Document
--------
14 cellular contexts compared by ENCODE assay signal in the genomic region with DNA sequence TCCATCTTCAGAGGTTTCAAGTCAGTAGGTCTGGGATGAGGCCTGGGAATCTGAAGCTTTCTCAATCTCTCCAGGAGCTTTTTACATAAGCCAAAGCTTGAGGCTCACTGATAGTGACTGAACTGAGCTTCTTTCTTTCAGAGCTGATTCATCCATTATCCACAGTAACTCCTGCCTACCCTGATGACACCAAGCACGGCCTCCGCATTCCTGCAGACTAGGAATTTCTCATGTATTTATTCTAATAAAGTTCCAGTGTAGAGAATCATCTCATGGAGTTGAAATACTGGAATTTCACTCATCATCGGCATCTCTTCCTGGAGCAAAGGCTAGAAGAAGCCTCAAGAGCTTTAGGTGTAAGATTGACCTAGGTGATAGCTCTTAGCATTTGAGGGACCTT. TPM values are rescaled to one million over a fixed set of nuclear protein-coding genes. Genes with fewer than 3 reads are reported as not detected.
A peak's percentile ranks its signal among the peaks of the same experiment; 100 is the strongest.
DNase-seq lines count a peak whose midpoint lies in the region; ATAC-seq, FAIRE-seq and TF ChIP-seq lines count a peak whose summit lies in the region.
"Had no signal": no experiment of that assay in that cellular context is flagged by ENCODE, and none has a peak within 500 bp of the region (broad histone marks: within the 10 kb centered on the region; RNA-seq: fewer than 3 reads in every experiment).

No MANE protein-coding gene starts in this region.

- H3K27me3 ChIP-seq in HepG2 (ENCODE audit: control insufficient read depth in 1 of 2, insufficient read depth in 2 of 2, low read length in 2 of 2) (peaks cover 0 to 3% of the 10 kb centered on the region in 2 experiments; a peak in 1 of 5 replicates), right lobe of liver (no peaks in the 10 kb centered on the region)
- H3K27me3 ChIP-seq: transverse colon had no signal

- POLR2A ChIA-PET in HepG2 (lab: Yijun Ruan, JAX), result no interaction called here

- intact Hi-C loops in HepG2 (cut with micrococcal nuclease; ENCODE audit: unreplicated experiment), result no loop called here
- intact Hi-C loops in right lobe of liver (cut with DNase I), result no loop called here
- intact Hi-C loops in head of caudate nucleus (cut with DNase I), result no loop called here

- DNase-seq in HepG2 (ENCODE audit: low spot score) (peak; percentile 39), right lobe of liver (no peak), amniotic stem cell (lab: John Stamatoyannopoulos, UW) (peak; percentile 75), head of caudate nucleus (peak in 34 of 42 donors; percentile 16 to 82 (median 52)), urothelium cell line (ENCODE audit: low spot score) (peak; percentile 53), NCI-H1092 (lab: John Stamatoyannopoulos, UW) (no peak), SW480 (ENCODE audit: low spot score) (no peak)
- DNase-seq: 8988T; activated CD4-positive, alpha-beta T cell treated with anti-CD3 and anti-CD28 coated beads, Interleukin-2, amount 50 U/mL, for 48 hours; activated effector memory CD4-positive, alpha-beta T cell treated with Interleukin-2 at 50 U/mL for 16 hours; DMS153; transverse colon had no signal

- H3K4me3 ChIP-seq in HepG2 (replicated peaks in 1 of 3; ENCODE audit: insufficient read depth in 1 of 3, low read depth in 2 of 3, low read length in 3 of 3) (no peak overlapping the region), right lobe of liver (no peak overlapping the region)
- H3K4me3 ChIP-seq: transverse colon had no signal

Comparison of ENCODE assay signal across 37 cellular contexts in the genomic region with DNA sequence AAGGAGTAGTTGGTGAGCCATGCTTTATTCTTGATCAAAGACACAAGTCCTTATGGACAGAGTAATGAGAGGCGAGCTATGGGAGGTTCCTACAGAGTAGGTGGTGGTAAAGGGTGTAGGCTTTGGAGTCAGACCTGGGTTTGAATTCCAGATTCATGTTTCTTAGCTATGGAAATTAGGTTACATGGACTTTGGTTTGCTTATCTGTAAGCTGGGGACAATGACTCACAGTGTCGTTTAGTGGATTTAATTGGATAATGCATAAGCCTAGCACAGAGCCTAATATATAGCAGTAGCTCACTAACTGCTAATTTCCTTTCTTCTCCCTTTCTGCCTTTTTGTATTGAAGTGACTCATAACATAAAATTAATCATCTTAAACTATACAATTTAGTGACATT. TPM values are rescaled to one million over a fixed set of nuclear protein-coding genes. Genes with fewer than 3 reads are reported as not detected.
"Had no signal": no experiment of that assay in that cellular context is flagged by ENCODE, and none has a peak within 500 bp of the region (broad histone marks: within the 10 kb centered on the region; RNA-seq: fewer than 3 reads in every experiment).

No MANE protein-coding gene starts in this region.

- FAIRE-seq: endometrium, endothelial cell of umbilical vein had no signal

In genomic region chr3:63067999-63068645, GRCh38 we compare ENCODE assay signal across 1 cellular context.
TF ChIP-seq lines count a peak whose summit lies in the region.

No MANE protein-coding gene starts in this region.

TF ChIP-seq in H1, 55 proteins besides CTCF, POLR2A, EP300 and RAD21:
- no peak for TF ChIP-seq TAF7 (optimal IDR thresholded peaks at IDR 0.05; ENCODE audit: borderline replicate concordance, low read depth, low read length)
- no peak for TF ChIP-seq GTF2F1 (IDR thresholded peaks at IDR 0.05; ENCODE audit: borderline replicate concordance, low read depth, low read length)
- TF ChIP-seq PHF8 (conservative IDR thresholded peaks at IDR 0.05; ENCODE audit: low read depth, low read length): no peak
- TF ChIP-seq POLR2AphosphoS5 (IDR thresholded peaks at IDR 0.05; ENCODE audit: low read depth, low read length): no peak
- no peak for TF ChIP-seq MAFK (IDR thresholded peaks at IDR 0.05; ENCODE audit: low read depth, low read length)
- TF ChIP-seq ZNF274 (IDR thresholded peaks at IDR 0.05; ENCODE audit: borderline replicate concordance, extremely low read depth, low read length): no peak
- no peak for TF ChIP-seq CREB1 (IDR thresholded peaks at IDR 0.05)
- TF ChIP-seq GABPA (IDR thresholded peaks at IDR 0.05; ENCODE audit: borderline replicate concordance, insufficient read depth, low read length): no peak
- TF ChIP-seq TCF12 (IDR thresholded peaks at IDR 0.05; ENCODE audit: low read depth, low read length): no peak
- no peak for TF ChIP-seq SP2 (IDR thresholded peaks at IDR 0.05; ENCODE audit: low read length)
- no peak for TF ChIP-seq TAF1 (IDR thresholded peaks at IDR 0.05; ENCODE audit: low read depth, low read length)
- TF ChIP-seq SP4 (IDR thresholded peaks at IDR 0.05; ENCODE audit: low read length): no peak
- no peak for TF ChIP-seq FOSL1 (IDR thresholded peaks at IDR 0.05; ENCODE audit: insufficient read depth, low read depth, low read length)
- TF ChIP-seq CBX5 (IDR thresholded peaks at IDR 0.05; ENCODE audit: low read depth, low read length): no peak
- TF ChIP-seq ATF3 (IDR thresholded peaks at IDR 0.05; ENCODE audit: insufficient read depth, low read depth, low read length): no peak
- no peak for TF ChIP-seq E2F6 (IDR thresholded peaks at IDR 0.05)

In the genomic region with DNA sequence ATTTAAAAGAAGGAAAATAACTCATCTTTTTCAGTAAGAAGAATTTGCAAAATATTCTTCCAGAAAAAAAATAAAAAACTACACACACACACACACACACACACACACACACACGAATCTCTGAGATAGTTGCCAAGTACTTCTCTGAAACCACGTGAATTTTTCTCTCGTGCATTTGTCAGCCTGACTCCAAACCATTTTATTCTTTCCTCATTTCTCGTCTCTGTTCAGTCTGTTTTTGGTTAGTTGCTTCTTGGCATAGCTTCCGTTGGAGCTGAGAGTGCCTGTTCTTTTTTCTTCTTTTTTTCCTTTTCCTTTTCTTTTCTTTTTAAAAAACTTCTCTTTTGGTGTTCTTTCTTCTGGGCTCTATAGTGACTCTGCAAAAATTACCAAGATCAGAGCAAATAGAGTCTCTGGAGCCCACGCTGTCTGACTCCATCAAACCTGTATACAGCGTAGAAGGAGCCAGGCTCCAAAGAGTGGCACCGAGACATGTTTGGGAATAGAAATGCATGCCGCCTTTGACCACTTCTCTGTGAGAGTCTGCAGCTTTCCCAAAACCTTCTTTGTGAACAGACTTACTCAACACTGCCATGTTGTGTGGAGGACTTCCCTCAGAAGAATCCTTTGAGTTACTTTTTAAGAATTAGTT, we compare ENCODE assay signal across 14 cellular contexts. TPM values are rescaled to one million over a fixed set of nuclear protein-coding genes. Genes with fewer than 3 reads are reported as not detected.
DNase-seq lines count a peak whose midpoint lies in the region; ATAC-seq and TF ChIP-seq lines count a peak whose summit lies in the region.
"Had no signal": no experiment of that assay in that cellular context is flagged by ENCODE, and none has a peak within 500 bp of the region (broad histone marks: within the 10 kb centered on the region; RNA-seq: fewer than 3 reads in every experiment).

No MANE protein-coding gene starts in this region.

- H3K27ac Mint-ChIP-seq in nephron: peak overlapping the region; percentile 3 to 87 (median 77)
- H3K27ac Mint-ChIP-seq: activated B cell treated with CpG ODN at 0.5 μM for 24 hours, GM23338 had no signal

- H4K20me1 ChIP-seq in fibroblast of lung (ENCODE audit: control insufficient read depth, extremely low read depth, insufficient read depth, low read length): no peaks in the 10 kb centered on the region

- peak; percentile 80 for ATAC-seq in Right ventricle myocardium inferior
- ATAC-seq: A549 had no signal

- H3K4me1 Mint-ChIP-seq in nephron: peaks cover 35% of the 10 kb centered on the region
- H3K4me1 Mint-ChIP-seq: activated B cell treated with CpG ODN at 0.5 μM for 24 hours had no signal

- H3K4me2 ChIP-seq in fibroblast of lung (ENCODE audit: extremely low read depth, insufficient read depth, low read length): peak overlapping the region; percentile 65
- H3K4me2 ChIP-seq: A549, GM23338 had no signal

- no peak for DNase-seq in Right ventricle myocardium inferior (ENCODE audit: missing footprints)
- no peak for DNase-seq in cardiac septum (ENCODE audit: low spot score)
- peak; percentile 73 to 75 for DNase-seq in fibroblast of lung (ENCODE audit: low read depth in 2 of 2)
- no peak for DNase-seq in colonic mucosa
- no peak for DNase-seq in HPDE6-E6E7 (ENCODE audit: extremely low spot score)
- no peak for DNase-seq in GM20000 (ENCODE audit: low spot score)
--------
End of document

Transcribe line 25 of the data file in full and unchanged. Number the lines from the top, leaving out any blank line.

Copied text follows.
- no peak for TF ChIP-seq GTF2F1 (IDR thresholded peaks at IDR 0.05; ENCODE audit: borderline replicate concordance, low read depth, low read length)